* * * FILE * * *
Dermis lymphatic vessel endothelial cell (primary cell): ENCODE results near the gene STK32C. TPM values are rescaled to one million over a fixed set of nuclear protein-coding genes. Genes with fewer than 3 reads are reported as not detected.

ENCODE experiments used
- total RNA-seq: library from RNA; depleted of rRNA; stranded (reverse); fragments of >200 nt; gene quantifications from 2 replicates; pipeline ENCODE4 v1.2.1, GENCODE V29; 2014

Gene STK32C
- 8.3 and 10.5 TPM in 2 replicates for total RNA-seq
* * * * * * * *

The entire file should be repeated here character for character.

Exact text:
Dermis lymphatic vessel endothelial cell (primary cell): ENCODE results near the gene STK32C. TPM values are rescaled to one million over a fixed set of nuclear protein-coding genes. Genes with fewer than 3 reads are reported as not detected.

ENCODE experiments used
- total RNA-seq: library from RNA; depleted of rRNA; stranded (reverse); fragments of >200 nt; gene quantifications from 2 replicates; pipeline ENCODE4 v1.2.1, GENCODE V29; 2014

Gene STK32C
- 8.3 and 10.5 TPM in 2 replicates for total RNA-seq